1. Setting User-Agent Strings: The user-agent string is a key identifier for browsers. When running in headless mode, the default user-agent reveals the headless nature of the browser. To avoid detection, set a user-agent string that mimics a real browser:
await page.setUserAgent('Mozilla/5.0 (Windows NT 10.0; Win64; x64) AppleWebKit/537.36 (KHTML, like Gecko) Chrome/90.0.4430.85 Safari/537.36');
  1. Modifying Navigator Properties: Browsers expose various properties like navigator.plugins and navigator.languages which can indicate a headless environment. Modify these properties to mimic a real browser:
await page.evaluateOnNewDocument(() => {
Object.defineProperty(navigator, 'plugins', {
get: () => [1, 2, 3, 4, 5],
});
Object.defineProperty(navigator, 'languages', {
get: () => ['en-US', 'en'],
});
});
  1. Enabling WebGL and Hardware Acceleration: WebGL and hardware acceleration settings can reveal a headless browser. Ensure these are enabled to mimic a real browser environment:
const browser = await puppeteer.launch({
args: [
'--enable-webgl',
'--use-gl=swiftshader'
]
});
  1. Overriding WebGL Vendor and Renderer: Modify the WebGL context to return values consistent with non-headless browsers:
await page.evaluateOnNewDocument(() => {
const getParameter = WebGLRenderingContext.prototype.getParameter;
WebGLRenderingContext.prototype.getParameter = function(parameter) {
if (parameter === 37445) { // UNMASKED_VENDOR_WEBGL
return 'Intel Open Source Technology Center';
}
if (parameter === 37446) { // UNMASKED_RENDERER_WEBGL
return 'Mesa DRI Intel(R) Ivybridge Mobile ';
}
return getParameter(parameter);
};
});
  1. Disabling WebDriver Flag: Webdriver flag is often used to detect if the browser is controlled by automation scripts like Puppeteer. Disabling this flag can help avoid detection.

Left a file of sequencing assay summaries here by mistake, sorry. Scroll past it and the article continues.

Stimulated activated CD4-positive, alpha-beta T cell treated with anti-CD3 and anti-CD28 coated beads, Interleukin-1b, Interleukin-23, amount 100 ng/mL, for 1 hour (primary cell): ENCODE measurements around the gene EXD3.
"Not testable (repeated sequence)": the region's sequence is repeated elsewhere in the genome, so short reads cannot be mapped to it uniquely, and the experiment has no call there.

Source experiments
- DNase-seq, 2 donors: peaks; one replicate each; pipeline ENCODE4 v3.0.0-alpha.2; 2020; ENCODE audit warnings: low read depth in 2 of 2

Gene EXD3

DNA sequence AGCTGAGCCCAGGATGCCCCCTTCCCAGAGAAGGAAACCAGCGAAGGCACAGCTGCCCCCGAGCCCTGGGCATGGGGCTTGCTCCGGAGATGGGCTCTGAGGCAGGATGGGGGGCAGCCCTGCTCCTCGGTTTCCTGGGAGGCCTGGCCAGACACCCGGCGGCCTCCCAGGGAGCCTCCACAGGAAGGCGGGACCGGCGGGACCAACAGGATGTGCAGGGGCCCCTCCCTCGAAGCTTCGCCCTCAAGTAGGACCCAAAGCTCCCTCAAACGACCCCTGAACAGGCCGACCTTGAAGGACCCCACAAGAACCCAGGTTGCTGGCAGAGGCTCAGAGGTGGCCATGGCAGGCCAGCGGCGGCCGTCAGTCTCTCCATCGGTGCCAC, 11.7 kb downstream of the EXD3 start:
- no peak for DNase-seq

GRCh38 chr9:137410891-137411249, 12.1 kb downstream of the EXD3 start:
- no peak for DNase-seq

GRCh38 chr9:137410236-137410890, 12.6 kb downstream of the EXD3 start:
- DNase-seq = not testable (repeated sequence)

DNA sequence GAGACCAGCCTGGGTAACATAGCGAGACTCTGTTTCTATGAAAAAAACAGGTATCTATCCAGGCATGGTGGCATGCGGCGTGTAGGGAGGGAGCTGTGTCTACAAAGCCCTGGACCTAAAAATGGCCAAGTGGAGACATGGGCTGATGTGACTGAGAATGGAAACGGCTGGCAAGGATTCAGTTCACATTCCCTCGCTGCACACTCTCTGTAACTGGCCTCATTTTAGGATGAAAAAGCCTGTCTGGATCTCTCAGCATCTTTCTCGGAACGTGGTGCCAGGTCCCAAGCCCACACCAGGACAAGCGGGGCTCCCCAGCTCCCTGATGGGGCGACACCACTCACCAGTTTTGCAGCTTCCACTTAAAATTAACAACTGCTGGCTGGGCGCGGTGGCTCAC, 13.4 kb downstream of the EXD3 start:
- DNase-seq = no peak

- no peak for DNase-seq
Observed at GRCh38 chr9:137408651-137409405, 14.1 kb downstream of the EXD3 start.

await page.evaluateOnNewDocument(() => {
Object.defineProperty(navigator, 'webdriver', { get: () => false });
});
  1. Patching WebRTC Configuration: WebRTC configuration can reveal details about the real browser environment. Patching it helps in mimicking a real browser.
await page.evaluateOnNewDocument(() => {
const patchedRTCConfig = { iceServers: [{ urls: 'stun:stun.example.org' }] };
Object.defineProperty(window, 'RTCConfiguration', { writable: false, value: patchedRTCConfig });
});
  1. Handling Broken Image Dimensions: Override properties of HTMLImageElement to handle broken images correctly:
await page.evaluateOnNewDocument(() => {
const imageDescriptor = Object.getOwnPropertyDescriptor(HTMLImageElement.prototype, 'height');
Object.defineProperty(HTMLImageElement.prototype, 'height', {
...imageDescriptor,
get: function() {
if (this.complete && this.naturalHeight === 0) {
return 20; // Non-zero value
}
return imageDescriptor.get.apply(this);
},
});
});
  1. Modifying Retina/HiDPI Detection: Ensure the test for retina hairlines passes:
await page.evaluateOnNewDocument(() => {
const elementDescriptor = Object.getOwnPropertyDescriptor(HTMLElement.prototype, 'offsetHeight');
Object.defineProperty(HTMLDivElement.prototype, 'offsetHeight', {
...elementDescriptor,
get: function() {
if (this.id === 'modernizr') {
return 1;
}
return elementDescriptor.get.apply(this);
},
});
});
  1. Modifying Canvas Fingerprinting: Canvas fingerprinting is a common technique to track users. By overriding the toDataURL method, you can prevent this tracking.
await page.evaluateOnNewDocument(() => {
HTMLCanvasElement.prototype.toDataURL = () => 'data:image/png;base64,iVBORw0KGgoAAAANSUhEUgAAAAEAAAABCAYAAAAfFcSJAAAAEklEQVR42mP8/vYtDwMUMCJzAGRcB+4mB+AAAAABJRU5ErkJggg==';
});
  1. Faking Screen Resolution: The screen resolution can be used to detect headless browsers. Setting it to a common resolution helps avoid detection.
await page.evaluateOnNewDocument(() => {
Object.defineProperty(window.screen, 'width', { value: 1920 });
Object.defineProperty(window.screen, 'height', { value: 1080 });